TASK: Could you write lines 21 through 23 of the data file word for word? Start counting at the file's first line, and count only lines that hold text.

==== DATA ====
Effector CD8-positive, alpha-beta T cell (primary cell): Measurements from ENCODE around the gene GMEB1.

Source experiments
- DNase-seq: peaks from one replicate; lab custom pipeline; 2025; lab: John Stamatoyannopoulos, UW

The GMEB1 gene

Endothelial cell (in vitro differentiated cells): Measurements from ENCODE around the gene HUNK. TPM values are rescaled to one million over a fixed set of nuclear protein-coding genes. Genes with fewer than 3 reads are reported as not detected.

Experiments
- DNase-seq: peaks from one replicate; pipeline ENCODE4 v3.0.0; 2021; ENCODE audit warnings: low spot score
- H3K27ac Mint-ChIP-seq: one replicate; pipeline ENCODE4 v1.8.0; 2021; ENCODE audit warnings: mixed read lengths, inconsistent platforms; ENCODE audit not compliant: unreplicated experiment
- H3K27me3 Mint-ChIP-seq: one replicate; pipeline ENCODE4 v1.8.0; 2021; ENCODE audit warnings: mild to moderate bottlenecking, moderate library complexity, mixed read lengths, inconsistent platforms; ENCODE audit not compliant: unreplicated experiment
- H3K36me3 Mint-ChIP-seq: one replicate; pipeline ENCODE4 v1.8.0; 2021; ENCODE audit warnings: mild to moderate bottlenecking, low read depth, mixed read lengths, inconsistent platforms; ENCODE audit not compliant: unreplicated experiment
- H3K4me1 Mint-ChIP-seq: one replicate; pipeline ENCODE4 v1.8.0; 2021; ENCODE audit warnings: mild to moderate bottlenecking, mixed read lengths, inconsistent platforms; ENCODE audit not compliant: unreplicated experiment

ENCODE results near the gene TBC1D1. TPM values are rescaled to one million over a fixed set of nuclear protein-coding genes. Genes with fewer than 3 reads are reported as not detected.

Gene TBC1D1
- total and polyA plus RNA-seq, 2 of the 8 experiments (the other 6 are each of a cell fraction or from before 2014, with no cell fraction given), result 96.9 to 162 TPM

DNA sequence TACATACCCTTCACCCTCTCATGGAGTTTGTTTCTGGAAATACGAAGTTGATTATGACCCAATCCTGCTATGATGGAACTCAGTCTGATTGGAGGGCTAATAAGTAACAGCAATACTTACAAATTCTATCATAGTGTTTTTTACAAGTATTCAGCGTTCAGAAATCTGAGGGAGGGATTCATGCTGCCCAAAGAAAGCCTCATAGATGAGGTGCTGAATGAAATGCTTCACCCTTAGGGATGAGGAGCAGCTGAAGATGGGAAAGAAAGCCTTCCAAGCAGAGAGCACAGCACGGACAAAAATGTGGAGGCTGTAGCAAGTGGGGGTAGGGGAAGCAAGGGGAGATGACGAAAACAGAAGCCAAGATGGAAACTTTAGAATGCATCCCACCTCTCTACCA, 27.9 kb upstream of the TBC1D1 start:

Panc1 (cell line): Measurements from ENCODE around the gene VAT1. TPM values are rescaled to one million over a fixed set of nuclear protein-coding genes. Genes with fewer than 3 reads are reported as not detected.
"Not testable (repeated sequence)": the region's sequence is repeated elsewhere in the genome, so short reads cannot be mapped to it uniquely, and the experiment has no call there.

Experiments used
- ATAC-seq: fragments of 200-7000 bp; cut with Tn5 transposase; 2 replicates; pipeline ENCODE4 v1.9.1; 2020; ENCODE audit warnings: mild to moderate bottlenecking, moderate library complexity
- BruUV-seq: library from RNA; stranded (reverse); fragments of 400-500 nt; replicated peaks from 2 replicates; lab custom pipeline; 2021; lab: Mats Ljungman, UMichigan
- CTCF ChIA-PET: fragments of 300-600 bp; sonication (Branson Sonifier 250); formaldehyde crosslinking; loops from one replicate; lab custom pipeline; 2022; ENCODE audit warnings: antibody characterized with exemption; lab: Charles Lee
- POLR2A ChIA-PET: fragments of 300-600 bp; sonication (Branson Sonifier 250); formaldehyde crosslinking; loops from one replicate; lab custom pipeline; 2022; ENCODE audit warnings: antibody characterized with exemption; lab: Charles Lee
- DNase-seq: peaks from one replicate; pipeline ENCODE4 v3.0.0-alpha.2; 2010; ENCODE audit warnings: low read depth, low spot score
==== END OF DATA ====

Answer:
- CTCF ChIA-PET: fragments of 300-600 bp; sonication (Branson Sonifier 250); formaldehyde crosslinking; loops from one replicate; lab custom pipeline; 2022; ENCODE audit warnings: antibody characterized with exemption; lab: Charles Lee
- POLR2A ChIA-PET: fragments of 300-600 bp; sonication (Branson Sonifier 250); formaldehyde crosslinking; loops from one replicate; lab custom pipeline; 2022; ENCODE audit warnings: antibody characterized with exemption; lab: Charles Lee
- DNase-seq: peaks from one replicate; pipeline ENCODE4 v3.0.0-alpha.2; 2010; ENCODE audit warnings: low read depth, low spot score